Romano has focused on equitable funding for K-12 schools, making sure inflationary increases continue and adding funding for 19-year-old students to complete high school. She also would like to see more support for teacher-mentorship programs, pairing new teachers with veteran experts.
Both candidates have said that infrastructure funding needs to improve. Romano in particular has said she’d like to see state payments that help local districts pay off interest on bonds beefed up. It’s dwindled over the last several years. She also support Gov. Steve Bullock's infrastructure plan.
Using grant money to fund school-level programs has been a staple of the OPI under Denise Juneau. Graduation Matters, which offered grants to schools for programs offering services to help more students graduate, used private funding. Schools of Promise, a turnaround program for Montana’s lowest performing schools, used all federal money. Juneau was able to advance her initiatives without legislative funding.
Arntzen expressed wariness of some grant funding — she was one of about 50 Republican legislators to sign a letter urging the rejection of a $40 million federal preschool grant Montana received. Funding needs to be stable, she said.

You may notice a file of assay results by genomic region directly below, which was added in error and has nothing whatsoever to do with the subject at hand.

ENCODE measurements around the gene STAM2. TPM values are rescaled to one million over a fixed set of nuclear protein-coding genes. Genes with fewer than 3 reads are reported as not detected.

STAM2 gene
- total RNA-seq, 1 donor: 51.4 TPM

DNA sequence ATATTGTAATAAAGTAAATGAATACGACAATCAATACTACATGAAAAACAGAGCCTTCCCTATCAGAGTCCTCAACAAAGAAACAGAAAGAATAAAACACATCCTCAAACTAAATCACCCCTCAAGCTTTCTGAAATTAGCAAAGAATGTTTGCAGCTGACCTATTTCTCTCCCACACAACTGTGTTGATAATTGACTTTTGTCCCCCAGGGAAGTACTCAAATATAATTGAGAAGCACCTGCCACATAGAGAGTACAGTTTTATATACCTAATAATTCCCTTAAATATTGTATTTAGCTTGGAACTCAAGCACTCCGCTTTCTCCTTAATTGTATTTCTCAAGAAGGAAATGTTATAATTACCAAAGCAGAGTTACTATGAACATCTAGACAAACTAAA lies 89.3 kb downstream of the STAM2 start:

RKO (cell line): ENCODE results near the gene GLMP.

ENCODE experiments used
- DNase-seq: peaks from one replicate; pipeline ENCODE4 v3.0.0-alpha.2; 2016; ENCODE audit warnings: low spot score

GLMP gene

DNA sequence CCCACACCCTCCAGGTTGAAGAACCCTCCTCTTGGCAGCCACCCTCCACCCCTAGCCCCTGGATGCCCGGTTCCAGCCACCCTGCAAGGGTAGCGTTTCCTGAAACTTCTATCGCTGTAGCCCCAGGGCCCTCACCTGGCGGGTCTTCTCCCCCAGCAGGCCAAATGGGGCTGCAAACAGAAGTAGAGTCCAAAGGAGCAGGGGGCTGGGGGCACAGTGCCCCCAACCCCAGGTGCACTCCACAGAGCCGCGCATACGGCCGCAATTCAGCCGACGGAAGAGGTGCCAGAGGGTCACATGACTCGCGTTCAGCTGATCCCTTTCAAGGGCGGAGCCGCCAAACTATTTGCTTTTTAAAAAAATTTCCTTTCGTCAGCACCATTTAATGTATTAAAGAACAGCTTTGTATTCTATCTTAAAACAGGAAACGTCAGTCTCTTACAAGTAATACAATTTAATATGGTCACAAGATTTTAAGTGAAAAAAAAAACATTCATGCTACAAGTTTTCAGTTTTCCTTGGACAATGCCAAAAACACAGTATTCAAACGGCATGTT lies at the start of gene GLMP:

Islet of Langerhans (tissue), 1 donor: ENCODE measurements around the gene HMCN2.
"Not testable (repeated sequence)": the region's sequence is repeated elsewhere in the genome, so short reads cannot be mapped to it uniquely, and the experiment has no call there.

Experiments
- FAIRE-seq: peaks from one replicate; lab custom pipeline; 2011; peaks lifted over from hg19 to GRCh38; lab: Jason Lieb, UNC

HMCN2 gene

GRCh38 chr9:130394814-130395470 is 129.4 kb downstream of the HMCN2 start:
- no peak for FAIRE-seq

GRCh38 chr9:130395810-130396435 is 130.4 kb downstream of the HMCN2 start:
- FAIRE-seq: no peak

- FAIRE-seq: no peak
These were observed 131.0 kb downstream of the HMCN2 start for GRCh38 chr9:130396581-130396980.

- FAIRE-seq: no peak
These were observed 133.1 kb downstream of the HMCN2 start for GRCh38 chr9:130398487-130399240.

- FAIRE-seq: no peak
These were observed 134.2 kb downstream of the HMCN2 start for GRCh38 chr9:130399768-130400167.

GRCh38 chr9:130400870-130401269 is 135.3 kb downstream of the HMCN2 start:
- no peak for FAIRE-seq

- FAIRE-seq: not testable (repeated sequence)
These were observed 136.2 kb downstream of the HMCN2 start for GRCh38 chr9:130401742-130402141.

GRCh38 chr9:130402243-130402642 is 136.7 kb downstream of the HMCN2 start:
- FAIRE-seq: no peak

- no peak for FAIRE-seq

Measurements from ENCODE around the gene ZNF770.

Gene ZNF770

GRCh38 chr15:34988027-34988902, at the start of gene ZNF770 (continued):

“There’s nothing worse than an education grant that might peter out,” she said.
She said that she would not, however, automatically reject federal money for schools. About 12 percent of schools' budgets and about 16 percent of the OPI department budget comes from the federal government. The OPI also brings in another roughly $140 million in combined private, federal and state grants.
Romano said she thinks that community-planned programs supported by grants are a good way to build partnerships. She envisioned grants being an important part of teacher-mentor initiatives.
With the discontinuation of No Child Left Behind, which many saw as federal intrusion into education, local control has become a rallying cry for both sides of the aisle, and both candidates have touted its value.
Romano emphasized the importance of working with communities when instituting new programs and reforms, but said that Montana already affords communities significant control, like using their own curriculum to teach to standards. Arntzen said the state could do more.
“The community knows best,” she said, saying that administrators and local trustees need flexibility. “There’s no way that they are going to abuse more local control.”